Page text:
NFL Pro Bowl Rosters to Use Fantasy Football-Style Draft Format

NFL Pro Bowl Rosters to Use Fantasy Football-Style Draft Format
Helicopters fly over Aloha Stadium before the 2013 National Football League Pro Bowl between the American Football Conference and National Football Conference in Honolulu, on January 27, 2013. Photographer: Scott Cunningham/Getty Images

The National Football League is abandoning the 32-year-old conference rivalry for its annual Pro Bowl, adopting a fantasy football-like draft to select players for the two All-Star teams.

Instead of the American Football Conference facing the National Football Conference, players will be selected for the game without regard to alignment in voting by fans, coaches and players. The top six quarterbacks in the final balloting would make the Pro Bowl, whether they play for AFC or NFC teams.

Players will be assigned to the squads through a televised draft in which the two leading vote-getters will be joined by two champions from’s fantasy leagues. The change is aimed at making the Pro Bowl more fan-friendly after the league considered eliminating the exhibition because of diminished television ratings and criticism about a lack of effort from players and poor quality of play.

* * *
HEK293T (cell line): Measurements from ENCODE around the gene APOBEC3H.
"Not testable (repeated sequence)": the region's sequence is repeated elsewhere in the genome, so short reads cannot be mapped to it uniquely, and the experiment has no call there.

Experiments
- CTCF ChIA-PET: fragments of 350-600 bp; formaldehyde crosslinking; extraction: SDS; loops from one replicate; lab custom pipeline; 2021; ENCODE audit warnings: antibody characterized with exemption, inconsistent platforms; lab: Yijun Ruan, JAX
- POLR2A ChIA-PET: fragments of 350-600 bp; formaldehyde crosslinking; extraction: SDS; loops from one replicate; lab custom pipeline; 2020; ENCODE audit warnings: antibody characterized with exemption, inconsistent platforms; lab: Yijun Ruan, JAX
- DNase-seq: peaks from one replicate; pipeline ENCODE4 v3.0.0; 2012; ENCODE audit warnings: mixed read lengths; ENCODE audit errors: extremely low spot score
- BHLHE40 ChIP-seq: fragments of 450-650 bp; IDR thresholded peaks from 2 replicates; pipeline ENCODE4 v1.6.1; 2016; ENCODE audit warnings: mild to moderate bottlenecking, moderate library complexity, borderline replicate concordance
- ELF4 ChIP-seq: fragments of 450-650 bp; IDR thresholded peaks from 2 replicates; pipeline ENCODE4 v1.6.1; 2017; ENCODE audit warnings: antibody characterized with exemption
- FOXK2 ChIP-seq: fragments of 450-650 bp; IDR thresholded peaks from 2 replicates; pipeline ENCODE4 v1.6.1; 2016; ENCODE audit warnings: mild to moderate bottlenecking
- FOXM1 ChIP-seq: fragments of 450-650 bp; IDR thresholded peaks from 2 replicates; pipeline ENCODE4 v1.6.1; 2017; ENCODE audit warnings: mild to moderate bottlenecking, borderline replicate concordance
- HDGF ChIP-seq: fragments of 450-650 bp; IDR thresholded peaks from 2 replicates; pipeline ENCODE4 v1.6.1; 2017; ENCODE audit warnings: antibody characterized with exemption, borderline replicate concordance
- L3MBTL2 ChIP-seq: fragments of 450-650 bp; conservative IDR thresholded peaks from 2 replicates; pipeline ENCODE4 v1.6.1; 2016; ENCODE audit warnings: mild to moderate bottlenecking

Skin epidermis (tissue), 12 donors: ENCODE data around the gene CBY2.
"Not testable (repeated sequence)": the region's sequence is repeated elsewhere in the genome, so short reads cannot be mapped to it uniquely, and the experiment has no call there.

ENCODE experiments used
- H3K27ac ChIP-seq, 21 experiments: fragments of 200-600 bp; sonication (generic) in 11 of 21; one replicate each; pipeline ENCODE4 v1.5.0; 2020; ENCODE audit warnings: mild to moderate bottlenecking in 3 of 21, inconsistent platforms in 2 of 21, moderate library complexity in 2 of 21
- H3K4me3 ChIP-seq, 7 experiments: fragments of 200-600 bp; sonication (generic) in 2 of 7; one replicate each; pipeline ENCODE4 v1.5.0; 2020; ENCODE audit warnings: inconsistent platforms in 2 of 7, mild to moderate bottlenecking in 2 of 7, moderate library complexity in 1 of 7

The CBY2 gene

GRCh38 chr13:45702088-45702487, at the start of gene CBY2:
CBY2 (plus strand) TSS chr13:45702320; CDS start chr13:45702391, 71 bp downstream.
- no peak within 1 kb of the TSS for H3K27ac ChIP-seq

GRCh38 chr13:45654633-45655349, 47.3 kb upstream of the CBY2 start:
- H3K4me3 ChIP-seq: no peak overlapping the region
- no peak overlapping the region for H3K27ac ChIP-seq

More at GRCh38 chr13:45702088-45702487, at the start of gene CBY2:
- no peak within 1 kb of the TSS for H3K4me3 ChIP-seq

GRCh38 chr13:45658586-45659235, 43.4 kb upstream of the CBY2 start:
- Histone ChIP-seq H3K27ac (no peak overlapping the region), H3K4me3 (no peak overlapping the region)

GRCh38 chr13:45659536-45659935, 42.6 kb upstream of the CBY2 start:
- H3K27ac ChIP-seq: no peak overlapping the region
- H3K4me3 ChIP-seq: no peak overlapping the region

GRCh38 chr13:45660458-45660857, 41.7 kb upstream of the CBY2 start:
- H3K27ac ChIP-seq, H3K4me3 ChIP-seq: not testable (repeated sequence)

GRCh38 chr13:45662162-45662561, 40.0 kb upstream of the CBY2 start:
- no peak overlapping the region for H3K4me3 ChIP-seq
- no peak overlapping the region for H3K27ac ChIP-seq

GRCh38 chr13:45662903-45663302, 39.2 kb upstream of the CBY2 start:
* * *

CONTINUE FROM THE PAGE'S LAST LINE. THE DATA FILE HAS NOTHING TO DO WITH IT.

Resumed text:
“The players made it clear that they wanted to continue the Pro Bowl and were committed to making it better than ever,” NFL Commissioner Roger Goodell said. “We think these changes will enhance the game for both fans and players.”

NFL Players Association President Domonique Foxworth proposed the changes to the AFC-NFC format, which had been in place since 1971. Pro Football Hall of Fame players Jerry Rice and Deion Sanders will assist the Pro Bowl team captains and fantasy football champions in the draft, which will be televised on the NFL Network four days before next season’s game on Jan. 26 in Aloha Stadium in Honolulu.

The Pro Bowl will be televised by NBC.

‘New Ideas’

“As players, we wanted to keep the Pro Bowl to honor excellence in individual performance and connect with the fans in a different environment,” Foxworth said. “To do that, I worked with a group of players to map out new ideas.”

The NFL and players union will institute several other rules changes this year, including the elimination of kickoffs.

There also will be a two-minute warning added at the end of the first and third quarters, giving more opportunities for quarterbacks to direct “two-minute drills” as the ball will change hands after each quarter. A coin toss will determine which team is awarded possession first, while the ball will be placed on the 25-yard line at the start of the second, third and fourth quarters and after scoring plays.

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